pumping her arms: "You win a car! You win a car! Everybody gets the car. Everybody gets the car! Everybody gets the car!" She led her delirious audience out to the Harpo parking lot, where 276 gleaming blue Pontiac G6s had been wrapped in huge red bows. "This car is so cool," said Oprah. "It has one of the most powerful engines on the road."
     Teachers and ministers and nurses and caregivers who had been walking to work for years or taking buses and having to transfer three times were thrilled by their life changing gifts. However, almost immediately they learned they would have to pay taxes (approximately $7,000) on the cars, because they were considered prizes rather than gifts. Many turned to Oprah for help, and her publicist said they had three options: They could keep the car and pay the tax, sell the car and pay the tax with the profit, or forfeit the car. There was no other option from Oprah, and Pontiac already had donated the cars and paid the sales tax and licensing fees.
     "Was this really a do-good event Winfrey pulled off," asked Lewis Lazare in the
Chicago Sun-Times, "or a cold-blooded publicity stunt carefully designed to make the talk show diva really look good at the expense of Pontiac, which gladly provided cars in exchange for some of Winfrey's promotional plugging?" He added: "It's increasingly apparent she's...become an unabashed shill for a slew of marketing-savvy companies salivating at the prospect of getting her to back their products in the hope big sales will
ensue."
     Oprah was incensed. "For all the people who say, 'Oh, you didn't personally pay
for the cars yourself,' which I heard, I say, 'Well, I could have, and what difference does
it make, if they get the cars? And why should I have paid for them if Pontiac was willing
to do so?' "

          -(Reprinted from Oprah: A Biography by Kitty Kelley, Crown Publishers, 1st Edition)


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     What does this situation teach us? Though people in the audience were enraptured by the present, eventually, they were unable to pay for it, and had to give it back! This leads back to that situation of the kids on the playground. Oprah was playing the part of the smart mischievous who doesn't out-and-out keep her toys from her friends, but cleverly makes a fiendish scheme to make sure those toys come back to her! Do I believe that Oprah maliciously made sure that the audience would have to give the cars back? NO! But for Oprah, as we have seen, she is not the kind of person who sweats the small stuff. She only cares about the big gesture: the "FREEEEEEEEEEE CAAAAAAAAAAAR!" moment. But what happens after that is really not her concern! Oprah is a very calculating woman. She knows her presents will yield dividends not only for those who receive them in the audience, but also the manufacturers of the gifts, who have really donated them to Oprah in return for free publicity. She knows that she will get good ratings for that show, because her audience wants to see what she's giving out this year! So all around, people are happy! But as seen by this except from Kitty Kelley's groundbreaking book, we see that "Oprah's Favorite Things" don't always turn out a positive result. Sometimes you can't have your Ghirardelli brownies and eat them too!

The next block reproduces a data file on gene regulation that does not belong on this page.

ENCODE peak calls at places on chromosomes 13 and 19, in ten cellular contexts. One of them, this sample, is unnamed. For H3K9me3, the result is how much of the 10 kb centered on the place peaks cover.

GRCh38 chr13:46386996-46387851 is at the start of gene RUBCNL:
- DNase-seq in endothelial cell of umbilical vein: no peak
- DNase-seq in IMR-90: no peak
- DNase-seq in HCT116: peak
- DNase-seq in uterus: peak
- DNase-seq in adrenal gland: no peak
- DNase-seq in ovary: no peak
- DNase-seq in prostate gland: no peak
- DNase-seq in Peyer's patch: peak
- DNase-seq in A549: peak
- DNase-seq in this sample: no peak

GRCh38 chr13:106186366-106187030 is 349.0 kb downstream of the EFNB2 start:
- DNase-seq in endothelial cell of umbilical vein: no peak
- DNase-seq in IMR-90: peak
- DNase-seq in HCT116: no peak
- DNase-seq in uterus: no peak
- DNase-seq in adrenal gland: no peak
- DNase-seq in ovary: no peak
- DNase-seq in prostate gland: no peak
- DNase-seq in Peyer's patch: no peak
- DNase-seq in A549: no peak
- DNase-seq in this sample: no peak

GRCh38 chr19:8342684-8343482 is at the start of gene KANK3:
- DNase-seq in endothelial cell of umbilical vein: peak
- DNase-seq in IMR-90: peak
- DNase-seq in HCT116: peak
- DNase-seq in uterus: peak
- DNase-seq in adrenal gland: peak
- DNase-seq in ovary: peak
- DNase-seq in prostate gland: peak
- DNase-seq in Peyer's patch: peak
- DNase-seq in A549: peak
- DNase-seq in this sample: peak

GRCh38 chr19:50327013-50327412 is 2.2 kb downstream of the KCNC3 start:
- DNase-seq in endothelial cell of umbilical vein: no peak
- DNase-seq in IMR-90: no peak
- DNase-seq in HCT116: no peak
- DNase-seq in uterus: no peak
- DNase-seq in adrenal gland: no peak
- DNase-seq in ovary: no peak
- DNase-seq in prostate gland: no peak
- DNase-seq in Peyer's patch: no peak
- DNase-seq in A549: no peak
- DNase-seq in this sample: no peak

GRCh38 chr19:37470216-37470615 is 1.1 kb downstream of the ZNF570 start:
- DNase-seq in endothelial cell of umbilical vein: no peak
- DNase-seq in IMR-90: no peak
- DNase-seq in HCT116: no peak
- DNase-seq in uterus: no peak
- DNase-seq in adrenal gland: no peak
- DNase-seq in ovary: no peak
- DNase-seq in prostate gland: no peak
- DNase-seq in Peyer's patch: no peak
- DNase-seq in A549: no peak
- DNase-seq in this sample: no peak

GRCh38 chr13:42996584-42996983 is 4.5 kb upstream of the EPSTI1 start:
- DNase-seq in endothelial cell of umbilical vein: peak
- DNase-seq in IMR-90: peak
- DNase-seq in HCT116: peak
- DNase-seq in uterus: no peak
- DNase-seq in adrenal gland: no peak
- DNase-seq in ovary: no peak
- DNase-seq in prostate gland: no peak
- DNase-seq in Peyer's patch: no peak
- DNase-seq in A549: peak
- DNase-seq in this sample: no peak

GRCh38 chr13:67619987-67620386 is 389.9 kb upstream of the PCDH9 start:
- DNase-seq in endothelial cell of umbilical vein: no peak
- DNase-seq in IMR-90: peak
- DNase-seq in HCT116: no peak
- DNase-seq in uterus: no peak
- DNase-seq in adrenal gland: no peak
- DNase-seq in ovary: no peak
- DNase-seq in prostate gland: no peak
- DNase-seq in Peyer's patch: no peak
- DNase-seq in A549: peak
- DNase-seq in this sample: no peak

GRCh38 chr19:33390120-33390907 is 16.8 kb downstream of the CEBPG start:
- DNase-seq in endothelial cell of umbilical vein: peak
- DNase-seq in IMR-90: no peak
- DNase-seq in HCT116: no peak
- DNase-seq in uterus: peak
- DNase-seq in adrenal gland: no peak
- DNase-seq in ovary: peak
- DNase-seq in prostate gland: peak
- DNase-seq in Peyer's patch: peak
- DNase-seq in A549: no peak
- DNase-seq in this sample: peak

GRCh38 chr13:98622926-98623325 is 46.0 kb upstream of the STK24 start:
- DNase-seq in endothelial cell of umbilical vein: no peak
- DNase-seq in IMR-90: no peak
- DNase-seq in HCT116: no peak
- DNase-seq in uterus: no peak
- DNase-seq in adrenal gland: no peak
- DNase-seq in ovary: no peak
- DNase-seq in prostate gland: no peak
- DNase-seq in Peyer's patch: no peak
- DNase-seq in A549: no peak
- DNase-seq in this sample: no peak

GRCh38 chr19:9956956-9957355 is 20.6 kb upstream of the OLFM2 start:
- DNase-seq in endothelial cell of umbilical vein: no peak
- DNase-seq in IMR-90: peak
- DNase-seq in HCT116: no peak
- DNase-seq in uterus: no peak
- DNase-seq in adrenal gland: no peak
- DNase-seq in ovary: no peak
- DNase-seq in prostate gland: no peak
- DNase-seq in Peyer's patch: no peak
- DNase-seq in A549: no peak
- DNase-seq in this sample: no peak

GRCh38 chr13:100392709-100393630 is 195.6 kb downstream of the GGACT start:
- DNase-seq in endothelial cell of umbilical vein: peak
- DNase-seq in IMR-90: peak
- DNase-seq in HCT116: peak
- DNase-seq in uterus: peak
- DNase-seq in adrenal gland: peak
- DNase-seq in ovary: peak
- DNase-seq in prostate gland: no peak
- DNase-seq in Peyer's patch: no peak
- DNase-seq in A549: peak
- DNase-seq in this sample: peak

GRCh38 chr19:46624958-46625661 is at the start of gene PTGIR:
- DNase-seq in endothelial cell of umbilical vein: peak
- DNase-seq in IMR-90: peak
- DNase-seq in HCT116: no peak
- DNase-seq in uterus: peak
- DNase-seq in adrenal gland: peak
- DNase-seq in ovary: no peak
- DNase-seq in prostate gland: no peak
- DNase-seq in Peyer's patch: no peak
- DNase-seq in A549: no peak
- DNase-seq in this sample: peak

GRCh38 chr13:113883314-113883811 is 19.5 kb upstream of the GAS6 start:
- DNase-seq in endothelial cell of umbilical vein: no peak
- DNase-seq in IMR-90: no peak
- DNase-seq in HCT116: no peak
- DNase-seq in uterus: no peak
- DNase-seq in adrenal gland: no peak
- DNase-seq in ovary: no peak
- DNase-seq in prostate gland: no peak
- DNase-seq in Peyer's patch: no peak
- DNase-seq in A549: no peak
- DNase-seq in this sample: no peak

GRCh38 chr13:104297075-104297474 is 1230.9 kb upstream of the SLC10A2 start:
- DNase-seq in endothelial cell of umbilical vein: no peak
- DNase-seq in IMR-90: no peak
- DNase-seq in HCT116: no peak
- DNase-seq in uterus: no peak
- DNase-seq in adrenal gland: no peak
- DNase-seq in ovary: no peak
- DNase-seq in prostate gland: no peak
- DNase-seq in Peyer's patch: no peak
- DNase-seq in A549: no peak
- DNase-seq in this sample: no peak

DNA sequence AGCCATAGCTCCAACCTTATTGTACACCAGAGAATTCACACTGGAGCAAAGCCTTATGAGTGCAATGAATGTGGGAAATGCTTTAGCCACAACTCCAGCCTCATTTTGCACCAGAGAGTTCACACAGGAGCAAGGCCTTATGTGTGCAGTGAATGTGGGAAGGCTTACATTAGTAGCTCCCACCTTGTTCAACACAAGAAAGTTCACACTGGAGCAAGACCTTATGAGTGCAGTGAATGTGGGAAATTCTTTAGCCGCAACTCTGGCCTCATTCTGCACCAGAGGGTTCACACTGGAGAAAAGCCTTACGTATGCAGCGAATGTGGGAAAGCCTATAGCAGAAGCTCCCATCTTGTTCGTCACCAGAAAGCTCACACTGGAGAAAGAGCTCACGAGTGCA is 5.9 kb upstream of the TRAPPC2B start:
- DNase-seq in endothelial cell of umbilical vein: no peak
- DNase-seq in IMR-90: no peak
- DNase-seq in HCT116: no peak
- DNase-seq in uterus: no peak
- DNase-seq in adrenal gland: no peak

(To read my blog about Oprah's estranged "Aunt" Katherine, follow this link: Blog: Oprah's "Aunt" Katharine.)


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  • I wonder if the guests will have to pay tax on the diamond watches as well? That's annoying.

  • Can you imagine,how do those audiences, who watch her show everyday,and cannot be in Chicago and the giveaway show , feel watching this big giveaway show off? To me it is not real give away , rather a commercial gimmick!